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Abstract

The nondelegation doctrine is dead. It is difficult to think of a more frequently repeated or widely accepted legal conclusion. For generations, scholars have maintained that the doctrine was cast aside by the New Deal Court and is now nothing more than a historical curiosity. In this Article, we argue that the conventional wisdom is mistaken in an important respect.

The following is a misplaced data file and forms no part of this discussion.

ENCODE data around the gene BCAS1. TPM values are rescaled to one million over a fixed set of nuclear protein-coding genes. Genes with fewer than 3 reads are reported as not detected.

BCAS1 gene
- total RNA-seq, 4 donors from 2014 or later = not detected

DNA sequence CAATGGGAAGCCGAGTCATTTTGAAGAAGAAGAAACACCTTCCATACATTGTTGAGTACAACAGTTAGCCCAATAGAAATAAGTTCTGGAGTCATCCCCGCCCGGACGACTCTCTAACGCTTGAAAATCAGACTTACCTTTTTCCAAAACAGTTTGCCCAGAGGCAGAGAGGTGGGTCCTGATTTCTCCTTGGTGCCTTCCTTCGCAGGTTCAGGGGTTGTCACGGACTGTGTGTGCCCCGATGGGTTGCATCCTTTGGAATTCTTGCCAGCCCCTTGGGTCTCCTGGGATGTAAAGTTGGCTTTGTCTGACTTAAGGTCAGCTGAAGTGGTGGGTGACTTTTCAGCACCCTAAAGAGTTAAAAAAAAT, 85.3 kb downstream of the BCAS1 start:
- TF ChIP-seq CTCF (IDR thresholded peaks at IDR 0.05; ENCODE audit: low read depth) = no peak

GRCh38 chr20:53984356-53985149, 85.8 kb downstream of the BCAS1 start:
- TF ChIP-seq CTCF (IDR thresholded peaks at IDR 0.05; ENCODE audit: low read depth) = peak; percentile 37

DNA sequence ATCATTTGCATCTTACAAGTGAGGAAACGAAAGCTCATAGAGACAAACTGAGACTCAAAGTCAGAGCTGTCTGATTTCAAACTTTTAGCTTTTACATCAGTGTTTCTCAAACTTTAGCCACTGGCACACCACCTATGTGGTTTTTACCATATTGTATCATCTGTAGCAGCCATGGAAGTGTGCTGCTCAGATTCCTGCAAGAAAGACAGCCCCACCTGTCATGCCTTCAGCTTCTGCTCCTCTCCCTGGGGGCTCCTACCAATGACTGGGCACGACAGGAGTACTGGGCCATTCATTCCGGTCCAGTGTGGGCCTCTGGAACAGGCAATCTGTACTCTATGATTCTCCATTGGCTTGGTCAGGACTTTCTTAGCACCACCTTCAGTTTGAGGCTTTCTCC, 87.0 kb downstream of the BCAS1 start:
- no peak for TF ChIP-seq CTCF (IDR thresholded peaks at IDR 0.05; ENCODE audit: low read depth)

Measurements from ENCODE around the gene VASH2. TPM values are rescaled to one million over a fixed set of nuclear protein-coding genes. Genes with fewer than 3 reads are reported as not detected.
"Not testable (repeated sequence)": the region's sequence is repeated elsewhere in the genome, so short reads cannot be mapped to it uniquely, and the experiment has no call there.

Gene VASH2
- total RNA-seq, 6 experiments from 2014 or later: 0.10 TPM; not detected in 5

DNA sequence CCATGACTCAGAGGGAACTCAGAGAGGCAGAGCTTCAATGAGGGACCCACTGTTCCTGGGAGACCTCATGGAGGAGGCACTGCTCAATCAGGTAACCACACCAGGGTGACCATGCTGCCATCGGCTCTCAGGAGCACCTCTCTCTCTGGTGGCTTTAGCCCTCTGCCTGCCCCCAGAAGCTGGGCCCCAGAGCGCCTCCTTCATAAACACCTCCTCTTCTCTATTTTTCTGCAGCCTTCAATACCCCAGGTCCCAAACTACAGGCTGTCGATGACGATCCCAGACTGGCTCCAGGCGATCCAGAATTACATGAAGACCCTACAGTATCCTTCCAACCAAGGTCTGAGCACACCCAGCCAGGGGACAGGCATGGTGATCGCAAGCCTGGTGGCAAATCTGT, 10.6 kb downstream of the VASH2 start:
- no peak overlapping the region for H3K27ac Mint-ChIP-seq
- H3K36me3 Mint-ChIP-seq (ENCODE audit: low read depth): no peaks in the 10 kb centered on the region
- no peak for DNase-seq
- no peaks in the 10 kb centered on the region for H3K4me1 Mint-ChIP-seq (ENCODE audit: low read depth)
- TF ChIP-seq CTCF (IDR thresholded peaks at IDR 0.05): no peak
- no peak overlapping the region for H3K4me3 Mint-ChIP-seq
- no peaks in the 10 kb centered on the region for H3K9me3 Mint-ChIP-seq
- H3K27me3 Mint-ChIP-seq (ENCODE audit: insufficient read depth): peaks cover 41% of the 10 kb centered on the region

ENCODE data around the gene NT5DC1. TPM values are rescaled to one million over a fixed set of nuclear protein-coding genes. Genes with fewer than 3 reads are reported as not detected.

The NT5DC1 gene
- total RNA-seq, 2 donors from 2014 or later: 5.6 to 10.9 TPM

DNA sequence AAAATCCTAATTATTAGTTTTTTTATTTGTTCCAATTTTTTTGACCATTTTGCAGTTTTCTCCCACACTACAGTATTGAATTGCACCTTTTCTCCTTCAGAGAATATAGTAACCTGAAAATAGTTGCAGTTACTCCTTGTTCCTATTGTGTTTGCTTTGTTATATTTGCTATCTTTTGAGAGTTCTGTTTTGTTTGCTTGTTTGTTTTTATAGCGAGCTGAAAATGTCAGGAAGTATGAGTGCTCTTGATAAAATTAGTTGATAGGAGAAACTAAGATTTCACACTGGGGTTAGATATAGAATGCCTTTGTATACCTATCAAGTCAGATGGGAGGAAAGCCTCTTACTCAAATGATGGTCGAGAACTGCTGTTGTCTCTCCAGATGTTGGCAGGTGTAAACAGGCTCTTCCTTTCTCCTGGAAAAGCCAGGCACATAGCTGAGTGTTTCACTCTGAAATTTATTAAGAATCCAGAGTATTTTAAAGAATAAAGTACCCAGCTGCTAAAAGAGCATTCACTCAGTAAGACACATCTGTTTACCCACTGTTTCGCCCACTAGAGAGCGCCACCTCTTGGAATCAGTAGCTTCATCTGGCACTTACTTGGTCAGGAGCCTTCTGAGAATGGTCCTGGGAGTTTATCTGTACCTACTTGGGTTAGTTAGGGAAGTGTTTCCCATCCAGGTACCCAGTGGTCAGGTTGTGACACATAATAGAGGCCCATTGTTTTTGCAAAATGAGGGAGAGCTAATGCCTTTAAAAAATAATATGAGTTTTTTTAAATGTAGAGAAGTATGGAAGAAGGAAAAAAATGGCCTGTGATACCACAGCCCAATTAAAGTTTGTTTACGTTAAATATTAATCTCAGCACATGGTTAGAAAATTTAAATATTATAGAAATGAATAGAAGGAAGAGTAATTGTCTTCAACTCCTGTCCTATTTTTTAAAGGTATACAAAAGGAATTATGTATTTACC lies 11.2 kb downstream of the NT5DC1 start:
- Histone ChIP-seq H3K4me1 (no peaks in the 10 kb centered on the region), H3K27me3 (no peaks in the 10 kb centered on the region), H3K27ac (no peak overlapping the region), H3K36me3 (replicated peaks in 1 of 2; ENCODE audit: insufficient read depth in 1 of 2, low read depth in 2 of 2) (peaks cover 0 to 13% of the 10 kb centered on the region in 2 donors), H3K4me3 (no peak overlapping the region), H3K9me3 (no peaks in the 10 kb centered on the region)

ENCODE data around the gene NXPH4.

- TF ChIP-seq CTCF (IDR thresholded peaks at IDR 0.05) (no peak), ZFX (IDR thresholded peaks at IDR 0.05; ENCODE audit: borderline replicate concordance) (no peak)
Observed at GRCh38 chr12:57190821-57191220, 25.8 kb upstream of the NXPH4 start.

Drawing on an original dataset of more than one thousand nondelegation challenges, we find that, although the doctrine has disappeared at the federal level, it has thrived at the state level. In fact, in the decades since the New Deal, state courts have grown more willing to invoke the nondelegation doctrine. Despite the countless declarations of its demise, the nondelegation doctrine is, in a meaningful sense, alive and well.

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